A musician who has sold 60 million records is coming to Lafayette. Yet only a handful of people here know his name.
He’s shared the stage and studio with Eric Clapton, Ray Charles, Miles Davis, B. B. King, Sting, Jeff Beck, Bono, Luciano Pavarotti and other music stars. Yet he could walk through the Acadiana Mall and no one would look up from their Hot Dog on a Stick.
The musician is Adelmo Fornaciari, better known by a nickname from his elementary school teacher, Zucchero. Zucchero is a blues and rock guitarist who reigns as the best-selling Italian artist of all time.
Zucchero is the only artist to have had three No. 1 singles in three different languages — Italian, English and Spanish. Actor Dustin Hoffman once spotted Zucchero at Sting’s house party. Hoffman fell to his knees, started singing one of Zucchero’s songs in Italian and shouted “Zucchero, you are God!”
Yes, this world music superstar is playing a space usually reserved for Sunday afternoon zydeco and Cajun dances, the Performance Center at Vermilionville. Tickets are available at eventbrite.com for this April 14 show.
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If you think Zucchero is living under a bridge and trying to reclaim past glory, think again. Elvis Costello and Bono collaborated on his 2016 album, “Black Cat,” which has been featured on CNN, NPR and other worldwide media.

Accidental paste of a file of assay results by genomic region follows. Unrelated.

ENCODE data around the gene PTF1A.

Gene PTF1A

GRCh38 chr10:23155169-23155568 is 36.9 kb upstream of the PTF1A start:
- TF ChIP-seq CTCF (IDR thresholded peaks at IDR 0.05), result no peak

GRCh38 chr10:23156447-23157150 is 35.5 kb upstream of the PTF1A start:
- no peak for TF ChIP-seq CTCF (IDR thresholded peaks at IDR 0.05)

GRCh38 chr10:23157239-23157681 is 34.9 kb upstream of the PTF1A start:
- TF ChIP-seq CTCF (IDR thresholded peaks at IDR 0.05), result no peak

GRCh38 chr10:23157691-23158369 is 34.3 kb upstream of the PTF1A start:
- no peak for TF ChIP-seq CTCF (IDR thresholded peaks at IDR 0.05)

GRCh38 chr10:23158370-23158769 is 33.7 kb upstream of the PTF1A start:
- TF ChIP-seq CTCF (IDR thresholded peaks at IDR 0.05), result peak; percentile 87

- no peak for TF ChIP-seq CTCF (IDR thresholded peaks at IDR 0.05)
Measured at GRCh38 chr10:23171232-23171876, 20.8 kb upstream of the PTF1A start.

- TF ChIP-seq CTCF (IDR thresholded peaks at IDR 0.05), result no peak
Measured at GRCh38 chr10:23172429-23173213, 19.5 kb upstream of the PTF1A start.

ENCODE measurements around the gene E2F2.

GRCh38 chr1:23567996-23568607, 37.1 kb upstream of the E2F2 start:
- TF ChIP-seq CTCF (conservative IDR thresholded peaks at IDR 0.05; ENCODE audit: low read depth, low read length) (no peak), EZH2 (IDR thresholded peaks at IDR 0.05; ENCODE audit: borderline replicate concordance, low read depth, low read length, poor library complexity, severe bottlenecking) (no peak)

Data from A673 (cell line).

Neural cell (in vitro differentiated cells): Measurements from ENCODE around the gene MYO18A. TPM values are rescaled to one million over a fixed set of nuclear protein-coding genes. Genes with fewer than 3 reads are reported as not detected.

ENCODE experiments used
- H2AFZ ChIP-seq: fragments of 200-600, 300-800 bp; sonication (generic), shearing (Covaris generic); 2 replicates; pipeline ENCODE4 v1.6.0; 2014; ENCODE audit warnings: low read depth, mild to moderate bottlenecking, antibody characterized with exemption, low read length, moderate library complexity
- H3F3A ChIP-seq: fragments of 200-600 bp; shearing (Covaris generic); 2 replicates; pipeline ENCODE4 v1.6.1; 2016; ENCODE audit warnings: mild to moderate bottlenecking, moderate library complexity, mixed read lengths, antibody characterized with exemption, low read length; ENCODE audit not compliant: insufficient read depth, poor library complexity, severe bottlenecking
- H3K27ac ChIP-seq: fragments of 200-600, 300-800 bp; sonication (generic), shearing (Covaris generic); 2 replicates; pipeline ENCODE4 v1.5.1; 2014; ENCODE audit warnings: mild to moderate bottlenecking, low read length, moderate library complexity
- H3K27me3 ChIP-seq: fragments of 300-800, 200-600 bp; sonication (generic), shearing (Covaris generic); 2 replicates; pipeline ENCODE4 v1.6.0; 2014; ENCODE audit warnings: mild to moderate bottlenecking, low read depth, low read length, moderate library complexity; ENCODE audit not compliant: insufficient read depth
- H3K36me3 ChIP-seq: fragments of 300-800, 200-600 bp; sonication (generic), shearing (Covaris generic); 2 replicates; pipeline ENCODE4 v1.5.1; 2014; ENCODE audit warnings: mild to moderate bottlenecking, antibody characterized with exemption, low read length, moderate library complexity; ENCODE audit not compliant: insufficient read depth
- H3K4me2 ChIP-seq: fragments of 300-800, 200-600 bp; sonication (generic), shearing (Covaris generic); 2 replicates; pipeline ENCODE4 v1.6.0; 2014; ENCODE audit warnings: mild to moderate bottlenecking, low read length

The Black Cat World Tour has played to sold-out shows across Europe and will soon head to Australia and Japan.
Lafayette gets this rare music treat thanks to Frank and Tony Productions. Started by Lafayette clothier Frank Camalo and attorney Tony Morrow, this concert promotion has spent the last five years bringing in touring acts for intimate shows at Vermilionville.
Past performers include 10-time Blues Artist of the Year John Hammond, songwriting legend Rodney Crowell, Lucinda Williams, Patty Griffin, Ana Popovic and Tony Joe White.
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Bringing in such remarkable talent four to five times a year isn’t cheap. But just as Zucchero has a love for Louisiana, Camalo has a soft spot for live music.
“If I can break even on a show, I feel like it’s been successful,” said Camalo. “Most of the shows we do, we can charge $35, $45 and bring in a real quality artist. We have 300 reserved seats, so you’re always going to have a reserved seat.
“You’re not going to have to worry about people smoking or spilling beer on you. We just have a real nice clientele that appreciates what we’re doing. It’s more of a listening space than a club.”
Camalo is not ready to retire in Aruba off his concert receipts. But Lafayette’s embarrassment of musical riches is even more sweet because of his efforts.
Herman Fuselier is music and entertainment writer for the Times of Acadiana and Daily Advertiser. Contact him at email@example.com.